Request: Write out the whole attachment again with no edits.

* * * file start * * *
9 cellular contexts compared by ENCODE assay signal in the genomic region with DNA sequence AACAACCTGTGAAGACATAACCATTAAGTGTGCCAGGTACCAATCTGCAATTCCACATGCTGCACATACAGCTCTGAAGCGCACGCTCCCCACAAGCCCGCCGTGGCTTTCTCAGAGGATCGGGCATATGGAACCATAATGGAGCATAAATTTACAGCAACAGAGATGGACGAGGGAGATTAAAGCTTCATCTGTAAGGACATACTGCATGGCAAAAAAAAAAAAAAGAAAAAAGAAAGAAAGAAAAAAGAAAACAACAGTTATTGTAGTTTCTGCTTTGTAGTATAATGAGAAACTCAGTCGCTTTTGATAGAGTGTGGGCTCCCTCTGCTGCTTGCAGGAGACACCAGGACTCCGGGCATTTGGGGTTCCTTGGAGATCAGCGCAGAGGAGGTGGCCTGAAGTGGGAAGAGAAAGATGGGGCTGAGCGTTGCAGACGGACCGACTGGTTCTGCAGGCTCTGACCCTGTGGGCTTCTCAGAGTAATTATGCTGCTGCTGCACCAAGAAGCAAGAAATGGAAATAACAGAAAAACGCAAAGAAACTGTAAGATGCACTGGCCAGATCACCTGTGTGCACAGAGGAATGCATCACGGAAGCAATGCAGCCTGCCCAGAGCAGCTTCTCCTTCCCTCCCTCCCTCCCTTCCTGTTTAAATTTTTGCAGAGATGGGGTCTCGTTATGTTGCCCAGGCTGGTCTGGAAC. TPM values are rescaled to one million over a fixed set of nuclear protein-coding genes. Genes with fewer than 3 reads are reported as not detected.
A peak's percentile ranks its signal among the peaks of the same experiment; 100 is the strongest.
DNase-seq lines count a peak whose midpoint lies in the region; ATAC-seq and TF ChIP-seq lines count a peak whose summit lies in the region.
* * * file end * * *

9 cellular contexts compared by ENCODE assay signal in the genomic region with DNA sequence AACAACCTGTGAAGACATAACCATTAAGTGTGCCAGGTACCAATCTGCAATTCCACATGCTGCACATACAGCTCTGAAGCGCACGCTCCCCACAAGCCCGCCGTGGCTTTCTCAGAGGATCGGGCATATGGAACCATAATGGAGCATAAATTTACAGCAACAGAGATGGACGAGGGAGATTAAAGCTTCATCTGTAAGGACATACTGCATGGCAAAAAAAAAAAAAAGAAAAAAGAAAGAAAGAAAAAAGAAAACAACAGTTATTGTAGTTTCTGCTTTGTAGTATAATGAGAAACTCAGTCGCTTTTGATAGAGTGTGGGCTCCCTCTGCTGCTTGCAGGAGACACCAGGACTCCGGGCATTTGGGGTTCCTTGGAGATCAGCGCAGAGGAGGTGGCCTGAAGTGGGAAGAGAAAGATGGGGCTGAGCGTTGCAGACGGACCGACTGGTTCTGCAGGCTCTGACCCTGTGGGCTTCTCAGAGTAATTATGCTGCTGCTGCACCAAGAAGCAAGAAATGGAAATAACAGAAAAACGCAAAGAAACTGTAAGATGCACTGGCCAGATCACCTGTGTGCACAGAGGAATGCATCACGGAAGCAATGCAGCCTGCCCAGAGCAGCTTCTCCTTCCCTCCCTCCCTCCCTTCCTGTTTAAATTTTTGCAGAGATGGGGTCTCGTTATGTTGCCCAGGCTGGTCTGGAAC. TPM values are rescaled to one million over a fixed set of nuclear protein-coding genes. Genes with fewer than 3 reads are reported as not detected.
A peak's percentile ranks its signal among the peaks of the same experiment; 100 is the strongest.
DNase-seq lines count a peak whose midpoint lies in the region; ATAC-seq and TF ChIP-seq lines count a peak whose summit lies in the region.